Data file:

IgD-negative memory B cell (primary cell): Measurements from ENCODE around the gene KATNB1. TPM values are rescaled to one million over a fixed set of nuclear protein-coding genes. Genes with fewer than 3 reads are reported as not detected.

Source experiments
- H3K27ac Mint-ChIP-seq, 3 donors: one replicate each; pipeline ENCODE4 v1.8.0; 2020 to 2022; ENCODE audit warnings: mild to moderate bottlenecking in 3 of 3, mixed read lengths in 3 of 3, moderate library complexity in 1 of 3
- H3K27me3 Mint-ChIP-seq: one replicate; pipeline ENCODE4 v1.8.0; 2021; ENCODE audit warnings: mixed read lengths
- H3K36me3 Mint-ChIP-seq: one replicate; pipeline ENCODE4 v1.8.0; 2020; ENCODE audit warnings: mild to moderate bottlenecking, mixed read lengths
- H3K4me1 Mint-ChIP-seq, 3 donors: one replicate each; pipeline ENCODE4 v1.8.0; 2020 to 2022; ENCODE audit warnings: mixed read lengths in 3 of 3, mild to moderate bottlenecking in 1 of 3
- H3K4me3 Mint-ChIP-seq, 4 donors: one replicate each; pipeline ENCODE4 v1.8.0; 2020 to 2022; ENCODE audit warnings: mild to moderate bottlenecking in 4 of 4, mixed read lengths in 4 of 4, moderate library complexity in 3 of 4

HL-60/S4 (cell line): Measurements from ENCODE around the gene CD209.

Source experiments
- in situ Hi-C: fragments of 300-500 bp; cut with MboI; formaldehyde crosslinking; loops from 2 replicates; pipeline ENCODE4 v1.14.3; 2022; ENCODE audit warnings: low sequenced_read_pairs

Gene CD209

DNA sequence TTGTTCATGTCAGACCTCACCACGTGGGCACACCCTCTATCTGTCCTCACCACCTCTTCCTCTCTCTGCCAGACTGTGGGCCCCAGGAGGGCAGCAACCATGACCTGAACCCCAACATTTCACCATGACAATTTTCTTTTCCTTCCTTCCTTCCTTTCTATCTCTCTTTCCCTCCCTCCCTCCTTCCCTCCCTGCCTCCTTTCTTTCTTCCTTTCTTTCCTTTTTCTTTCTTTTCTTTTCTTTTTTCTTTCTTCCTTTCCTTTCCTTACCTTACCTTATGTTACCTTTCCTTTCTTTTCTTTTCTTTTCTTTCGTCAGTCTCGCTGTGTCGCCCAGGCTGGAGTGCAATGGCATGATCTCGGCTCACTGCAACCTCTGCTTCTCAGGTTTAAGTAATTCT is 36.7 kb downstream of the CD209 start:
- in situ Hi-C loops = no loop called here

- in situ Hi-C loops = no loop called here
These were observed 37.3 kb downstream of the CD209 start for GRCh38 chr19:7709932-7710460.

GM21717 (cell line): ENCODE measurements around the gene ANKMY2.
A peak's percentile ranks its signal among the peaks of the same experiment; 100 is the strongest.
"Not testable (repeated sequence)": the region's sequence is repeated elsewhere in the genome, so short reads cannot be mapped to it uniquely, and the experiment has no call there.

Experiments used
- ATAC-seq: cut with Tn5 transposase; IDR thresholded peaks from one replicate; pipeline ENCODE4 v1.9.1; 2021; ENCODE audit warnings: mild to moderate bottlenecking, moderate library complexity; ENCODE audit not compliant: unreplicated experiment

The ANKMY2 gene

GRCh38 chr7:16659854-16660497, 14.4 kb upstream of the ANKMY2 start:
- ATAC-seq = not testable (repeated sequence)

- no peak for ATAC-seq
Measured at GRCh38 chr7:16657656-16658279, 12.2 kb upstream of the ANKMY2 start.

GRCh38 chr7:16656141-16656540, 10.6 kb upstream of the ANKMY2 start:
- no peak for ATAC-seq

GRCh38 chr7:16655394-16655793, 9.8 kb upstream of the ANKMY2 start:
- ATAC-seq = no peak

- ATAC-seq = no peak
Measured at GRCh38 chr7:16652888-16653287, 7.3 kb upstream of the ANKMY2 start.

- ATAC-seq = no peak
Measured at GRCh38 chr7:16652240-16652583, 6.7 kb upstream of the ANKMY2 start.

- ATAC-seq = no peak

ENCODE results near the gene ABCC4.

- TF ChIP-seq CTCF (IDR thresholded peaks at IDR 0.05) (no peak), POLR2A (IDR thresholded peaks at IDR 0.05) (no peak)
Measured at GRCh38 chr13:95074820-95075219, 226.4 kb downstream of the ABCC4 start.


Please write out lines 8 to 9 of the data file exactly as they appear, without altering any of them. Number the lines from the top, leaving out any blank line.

HL-60/S4 (cell line): Measurements from ENCODE around the gene CD209.

Source experiments